Keep feeding the birds
Last weekend was the St. Mary’s County Fair. I spent a good deal of time there with my family enjoying the rides, sampling delicacies like funnel cake and perusing the exhibits. My kids won a few ribbons (the high point of the weekend) and I may have accidentally bid on — and won — the wrong hog at the 4-H auction (the low point), but even with all the rain it was still a good time.
On Saturday night, after the sun went down, there was a distinct chill in the air and a slight breeze before the rain clouds rolled in. A sweater or sweatshirt wasn’t out of place at all. It felt like fall.
If you’ve been feeding the hummingbirds in your yard this summer, you may be wondering if now is the time to take down your feeder. No, not yet.
Leaving your feeder up will not entice these tiny visitors to overstay their welcome and stick around longer than they should. Hummingbirds have a sophisticated biological system that cues them to fly to warmer territory. As the amount of sunlight each day decreases in fall, they know it’s time to leave.
I’ve been keeping a close watch on my feeders and there are still many hummingbirds drinking from them. In fact, they seem to be consuming significantly more nectar the past few weeks. Maybe they know the journey ahead will require lots of energy. I’m refilling my feeders just as frequently as I was during the hot spells of the summer.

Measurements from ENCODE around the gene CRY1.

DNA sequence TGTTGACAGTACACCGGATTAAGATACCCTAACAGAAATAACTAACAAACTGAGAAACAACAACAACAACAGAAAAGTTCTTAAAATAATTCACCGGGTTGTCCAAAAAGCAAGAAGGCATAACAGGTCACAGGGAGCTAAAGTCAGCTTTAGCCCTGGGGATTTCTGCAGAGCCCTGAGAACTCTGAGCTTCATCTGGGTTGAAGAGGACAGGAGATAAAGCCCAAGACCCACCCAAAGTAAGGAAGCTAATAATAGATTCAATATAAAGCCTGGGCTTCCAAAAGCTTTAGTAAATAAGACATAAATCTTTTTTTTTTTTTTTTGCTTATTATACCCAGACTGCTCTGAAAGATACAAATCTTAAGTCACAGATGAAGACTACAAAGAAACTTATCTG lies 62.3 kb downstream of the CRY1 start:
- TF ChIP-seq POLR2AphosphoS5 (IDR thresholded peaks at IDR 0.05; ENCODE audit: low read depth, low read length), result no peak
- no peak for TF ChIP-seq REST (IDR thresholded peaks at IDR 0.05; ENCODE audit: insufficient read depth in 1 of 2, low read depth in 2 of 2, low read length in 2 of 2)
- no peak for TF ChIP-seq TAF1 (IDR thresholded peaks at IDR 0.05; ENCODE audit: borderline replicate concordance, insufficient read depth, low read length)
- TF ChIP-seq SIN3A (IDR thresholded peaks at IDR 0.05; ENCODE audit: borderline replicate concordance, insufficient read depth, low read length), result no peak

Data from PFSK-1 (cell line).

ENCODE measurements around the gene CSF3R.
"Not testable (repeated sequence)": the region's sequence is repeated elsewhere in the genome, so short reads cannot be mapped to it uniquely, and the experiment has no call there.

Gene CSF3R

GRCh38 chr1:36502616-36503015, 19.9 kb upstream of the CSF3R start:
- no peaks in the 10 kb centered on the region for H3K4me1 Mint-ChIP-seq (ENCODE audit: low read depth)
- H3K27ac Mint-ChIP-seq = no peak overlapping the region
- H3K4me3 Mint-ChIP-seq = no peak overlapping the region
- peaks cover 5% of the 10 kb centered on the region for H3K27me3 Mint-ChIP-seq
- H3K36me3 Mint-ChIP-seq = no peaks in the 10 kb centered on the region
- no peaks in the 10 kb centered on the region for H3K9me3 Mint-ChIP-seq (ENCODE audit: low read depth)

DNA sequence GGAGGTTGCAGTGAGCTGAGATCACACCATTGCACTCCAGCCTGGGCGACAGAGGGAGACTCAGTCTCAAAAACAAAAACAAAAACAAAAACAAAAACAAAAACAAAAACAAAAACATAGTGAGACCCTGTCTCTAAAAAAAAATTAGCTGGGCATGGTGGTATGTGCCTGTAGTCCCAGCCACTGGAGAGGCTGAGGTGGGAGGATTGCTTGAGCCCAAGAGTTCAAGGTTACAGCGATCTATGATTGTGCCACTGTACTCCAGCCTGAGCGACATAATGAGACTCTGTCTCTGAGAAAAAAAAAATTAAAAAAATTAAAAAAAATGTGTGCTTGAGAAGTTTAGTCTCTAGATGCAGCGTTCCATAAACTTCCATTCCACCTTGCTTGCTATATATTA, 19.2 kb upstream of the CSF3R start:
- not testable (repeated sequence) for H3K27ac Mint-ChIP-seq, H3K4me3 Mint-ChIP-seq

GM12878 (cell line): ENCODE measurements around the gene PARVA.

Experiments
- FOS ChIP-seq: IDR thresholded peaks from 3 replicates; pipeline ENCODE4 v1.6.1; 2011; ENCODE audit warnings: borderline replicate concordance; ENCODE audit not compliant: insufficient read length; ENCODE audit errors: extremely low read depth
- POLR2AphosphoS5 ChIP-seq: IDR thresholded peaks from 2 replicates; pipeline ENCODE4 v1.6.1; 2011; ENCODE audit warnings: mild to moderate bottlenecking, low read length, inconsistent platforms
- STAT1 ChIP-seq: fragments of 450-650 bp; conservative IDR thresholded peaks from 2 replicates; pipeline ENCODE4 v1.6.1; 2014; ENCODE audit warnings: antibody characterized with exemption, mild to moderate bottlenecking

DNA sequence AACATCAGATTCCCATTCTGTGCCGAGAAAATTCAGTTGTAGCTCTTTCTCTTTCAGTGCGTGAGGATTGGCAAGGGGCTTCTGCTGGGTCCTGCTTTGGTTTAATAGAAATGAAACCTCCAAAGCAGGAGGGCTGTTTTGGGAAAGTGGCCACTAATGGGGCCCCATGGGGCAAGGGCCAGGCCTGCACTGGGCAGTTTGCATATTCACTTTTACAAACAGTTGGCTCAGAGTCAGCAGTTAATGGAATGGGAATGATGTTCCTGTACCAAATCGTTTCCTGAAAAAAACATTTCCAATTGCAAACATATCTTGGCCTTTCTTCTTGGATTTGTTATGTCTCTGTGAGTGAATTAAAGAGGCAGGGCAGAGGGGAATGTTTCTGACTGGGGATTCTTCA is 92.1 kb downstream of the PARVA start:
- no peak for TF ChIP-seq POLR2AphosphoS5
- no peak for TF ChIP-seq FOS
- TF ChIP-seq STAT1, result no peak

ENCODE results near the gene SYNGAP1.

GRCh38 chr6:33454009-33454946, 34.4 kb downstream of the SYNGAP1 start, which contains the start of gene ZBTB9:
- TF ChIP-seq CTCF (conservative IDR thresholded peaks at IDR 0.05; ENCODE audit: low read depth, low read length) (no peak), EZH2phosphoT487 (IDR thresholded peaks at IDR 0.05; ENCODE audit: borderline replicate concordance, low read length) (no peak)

A good rule of thumb is to leave your feeders up for two weeks after you’ve seen the last hummingbird. Some stragglers from up north might still be coming through your area and appreciate a fill-up from your feeder.
I keep track of when I see the first and last hummingbird every year. I’ve never seen one before April 15 and the latest I’ve ever seen one is Nov. 1. So, if you can, keep the nectar in your feeders fresh through the month of October. At least the nectar won’t spoil quickly now that it’s cooler outside. You’ll only need to refill it once a week or as needed if you get some thirsty visitors.
No-mess seeds are available
This is the time of year people start to think about putting up a bird feeder. Colder months are ahead and if you put up a feeder now, you should have a steady stream of visitors all winter.
One of the biggest complaints I hear about bird feeders is the mess they leave underneath. It’s hard to avoid shells beneath a feeder if you opt to feed black sunflower seeds, arguably the best beginner food to attract the widest variety of seed-eating birds. But another option is to pick a no-mess seed blend for your feeders.
These blends contain already-hulled seeds and no fillers, so less of it ends up on the ground. They usually have names like fruit and nut and therefore attract some of the showiest birds like woodpeckers that otherwise wouldn’t likely visit a feeder filled with regular seed.